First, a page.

The study of ultraviolet effects on the biosphere requires an accurate knowledge of UV-B irradiances reaching the Earth's surface. Here we present the technical specifications and the performance of a spectroradiometer for the highly accurate determination of actual UV levels. The sensitivity, the spectral resolution and the wavelength accuracy of the instrument, as well as results from a series of intercomparisons, justify use of the term ''highaccuracy''.
Spectroradiometric measurements made with our instrument in Germany and New Zealand show that the decreasing stratospheric ozone levels in both hemispheres, and the increasing tropospheric ozone levels in Germany, have led to significant differences in UV-B radiation between Germany and New Zealand. The ratios of the weighted irradiances range from 1,5 to 2, depending on the biological weighting function, in clear-sky summer conditions. A comparison of spectral UV measurements in Germany between 1992 and 1993 showed enhanced levels of UV-B radiation in the late spring and early summer of 1993 caused by reduced total ozone columns. The monthly averaged total ozone columns in 1993 were the lowest since ozone levels were systematically recorded in Germany. The data also show that UV-A radiation was lower in 1993 than in 1992, due to differences in cloudiness between the two years.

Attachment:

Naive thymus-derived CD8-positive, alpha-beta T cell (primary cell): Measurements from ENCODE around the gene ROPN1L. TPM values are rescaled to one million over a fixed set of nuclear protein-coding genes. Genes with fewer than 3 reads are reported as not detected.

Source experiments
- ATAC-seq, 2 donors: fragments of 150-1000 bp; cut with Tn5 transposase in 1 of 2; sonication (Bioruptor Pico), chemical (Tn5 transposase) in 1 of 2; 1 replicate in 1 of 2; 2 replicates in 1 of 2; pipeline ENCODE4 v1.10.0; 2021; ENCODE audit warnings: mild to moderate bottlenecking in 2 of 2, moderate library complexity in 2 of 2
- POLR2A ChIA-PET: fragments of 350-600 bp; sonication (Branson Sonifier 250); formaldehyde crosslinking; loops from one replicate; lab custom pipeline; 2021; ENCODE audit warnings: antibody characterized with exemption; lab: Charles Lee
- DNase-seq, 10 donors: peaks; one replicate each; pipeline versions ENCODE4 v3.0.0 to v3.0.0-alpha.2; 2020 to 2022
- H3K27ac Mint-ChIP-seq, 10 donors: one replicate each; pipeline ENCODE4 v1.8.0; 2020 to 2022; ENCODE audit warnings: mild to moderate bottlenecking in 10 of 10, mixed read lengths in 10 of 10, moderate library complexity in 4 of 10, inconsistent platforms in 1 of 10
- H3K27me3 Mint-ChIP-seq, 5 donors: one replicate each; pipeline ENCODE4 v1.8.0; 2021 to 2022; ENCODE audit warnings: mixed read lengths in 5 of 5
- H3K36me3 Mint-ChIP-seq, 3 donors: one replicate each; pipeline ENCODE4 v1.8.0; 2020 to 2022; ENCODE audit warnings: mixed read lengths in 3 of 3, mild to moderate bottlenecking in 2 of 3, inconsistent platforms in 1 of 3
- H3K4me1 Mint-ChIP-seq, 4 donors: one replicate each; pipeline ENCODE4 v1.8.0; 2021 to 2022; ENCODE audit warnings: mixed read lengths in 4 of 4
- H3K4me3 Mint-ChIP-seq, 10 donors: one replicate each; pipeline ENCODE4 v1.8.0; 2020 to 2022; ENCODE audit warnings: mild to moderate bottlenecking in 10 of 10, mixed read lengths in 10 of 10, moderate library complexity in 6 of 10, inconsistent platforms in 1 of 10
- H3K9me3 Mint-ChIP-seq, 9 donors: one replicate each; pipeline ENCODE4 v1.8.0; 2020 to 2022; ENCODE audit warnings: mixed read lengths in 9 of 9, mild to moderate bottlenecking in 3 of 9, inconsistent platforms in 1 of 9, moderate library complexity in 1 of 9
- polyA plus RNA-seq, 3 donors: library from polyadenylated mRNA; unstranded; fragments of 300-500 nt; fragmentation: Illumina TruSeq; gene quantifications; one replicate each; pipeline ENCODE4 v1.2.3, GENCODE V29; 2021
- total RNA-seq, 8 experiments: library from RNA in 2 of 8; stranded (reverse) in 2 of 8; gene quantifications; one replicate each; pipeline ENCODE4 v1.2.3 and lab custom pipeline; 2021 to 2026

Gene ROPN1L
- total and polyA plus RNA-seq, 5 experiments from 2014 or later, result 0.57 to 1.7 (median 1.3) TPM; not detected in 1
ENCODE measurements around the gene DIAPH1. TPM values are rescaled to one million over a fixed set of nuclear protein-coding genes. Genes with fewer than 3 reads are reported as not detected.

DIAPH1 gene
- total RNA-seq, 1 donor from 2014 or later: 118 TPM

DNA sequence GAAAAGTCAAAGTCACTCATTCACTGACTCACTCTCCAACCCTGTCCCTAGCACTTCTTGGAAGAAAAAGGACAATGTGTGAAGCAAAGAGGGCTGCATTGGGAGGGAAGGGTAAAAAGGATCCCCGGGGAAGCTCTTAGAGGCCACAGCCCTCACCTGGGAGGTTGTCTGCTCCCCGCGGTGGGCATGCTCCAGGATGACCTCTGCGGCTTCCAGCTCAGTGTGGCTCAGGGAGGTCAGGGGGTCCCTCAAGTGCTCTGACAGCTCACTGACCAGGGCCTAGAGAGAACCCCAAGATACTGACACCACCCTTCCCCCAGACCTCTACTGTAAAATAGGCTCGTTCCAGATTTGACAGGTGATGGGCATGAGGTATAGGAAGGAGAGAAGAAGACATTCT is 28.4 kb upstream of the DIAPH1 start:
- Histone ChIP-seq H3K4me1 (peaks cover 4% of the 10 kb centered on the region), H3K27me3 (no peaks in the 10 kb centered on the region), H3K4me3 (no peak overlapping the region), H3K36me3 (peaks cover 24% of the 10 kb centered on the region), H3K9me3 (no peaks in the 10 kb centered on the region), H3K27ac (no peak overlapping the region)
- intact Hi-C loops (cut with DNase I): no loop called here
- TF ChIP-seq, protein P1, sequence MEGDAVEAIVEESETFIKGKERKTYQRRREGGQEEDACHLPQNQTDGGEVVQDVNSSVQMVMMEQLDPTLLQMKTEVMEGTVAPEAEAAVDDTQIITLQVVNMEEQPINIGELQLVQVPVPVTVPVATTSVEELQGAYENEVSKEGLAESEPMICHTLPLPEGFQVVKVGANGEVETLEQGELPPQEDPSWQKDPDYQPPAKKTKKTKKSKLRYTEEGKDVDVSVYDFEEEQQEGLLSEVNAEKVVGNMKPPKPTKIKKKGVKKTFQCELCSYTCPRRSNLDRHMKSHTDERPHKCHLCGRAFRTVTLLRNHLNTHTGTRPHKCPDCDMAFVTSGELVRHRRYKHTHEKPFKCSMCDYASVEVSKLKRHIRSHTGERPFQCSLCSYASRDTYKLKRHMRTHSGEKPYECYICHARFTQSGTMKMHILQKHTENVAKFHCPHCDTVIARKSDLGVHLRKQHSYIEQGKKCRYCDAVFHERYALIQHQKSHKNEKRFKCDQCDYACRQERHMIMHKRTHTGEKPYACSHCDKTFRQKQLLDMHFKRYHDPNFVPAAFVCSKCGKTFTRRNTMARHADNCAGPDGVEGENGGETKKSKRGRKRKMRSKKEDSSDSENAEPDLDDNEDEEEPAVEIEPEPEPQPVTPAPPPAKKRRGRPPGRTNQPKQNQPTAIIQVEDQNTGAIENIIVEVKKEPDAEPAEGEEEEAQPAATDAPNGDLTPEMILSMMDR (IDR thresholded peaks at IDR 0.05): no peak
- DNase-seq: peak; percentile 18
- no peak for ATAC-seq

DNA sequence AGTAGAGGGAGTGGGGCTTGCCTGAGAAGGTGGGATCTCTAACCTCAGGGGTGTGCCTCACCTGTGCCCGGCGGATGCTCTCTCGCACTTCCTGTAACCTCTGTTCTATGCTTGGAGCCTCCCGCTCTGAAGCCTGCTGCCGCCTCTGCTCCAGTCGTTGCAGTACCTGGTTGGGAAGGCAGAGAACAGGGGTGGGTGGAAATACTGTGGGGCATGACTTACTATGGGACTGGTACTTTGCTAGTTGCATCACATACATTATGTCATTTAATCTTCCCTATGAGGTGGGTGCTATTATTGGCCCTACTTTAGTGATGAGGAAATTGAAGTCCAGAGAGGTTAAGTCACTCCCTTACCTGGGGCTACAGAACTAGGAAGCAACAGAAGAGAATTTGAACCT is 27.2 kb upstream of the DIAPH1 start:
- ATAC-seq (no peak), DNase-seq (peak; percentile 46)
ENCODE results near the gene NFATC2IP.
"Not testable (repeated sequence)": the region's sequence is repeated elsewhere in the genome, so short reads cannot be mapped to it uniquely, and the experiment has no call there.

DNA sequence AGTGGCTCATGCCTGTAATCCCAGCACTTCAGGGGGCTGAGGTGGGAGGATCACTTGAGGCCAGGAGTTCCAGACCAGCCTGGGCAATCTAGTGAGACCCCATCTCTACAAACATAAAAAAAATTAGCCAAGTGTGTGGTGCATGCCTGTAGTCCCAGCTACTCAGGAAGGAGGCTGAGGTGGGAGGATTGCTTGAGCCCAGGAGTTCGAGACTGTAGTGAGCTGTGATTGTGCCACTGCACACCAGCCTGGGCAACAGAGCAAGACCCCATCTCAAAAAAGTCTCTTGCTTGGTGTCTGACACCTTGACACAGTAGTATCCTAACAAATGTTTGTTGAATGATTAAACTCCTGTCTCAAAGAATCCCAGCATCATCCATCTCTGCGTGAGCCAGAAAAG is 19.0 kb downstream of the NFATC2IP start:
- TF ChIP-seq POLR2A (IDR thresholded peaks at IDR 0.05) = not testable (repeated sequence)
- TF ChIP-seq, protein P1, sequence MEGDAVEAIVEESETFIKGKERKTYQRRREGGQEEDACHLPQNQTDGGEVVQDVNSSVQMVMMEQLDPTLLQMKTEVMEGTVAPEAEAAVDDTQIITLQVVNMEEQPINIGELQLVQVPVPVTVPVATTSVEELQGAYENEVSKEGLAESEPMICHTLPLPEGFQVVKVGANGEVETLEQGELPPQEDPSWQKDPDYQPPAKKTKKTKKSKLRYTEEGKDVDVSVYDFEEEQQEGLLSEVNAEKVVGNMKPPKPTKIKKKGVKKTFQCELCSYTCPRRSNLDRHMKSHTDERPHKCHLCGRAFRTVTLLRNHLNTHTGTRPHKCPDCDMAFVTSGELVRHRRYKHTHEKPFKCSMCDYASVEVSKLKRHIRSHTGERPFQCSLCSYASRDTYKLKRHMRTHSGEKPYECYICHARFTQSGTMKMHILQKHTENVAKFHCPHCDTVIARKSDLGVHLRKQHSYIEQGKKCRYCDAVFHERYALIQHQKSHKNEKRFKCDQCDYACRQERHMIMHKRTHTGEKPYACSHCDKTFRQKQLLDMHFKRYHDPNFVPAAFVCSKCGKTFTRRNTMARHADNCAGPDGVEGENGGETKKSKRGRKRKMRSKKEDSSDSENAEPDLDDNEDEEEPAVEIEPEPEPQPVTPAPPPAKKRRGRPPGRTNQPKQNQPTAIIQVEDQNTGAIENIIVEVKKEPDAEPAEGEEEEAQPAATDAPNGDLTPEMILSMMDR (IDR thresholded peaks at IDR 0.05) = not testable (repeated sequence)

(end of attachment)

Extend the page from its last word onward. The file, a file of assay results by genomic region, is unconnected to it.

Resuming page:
Seckmeyer, G., Bernhard, G., Mayer, B. and Erb, R., 1995. High-accuracy spectroradiometry of solar ultraviolet radiation. Metrologia, 32(6), p.697.
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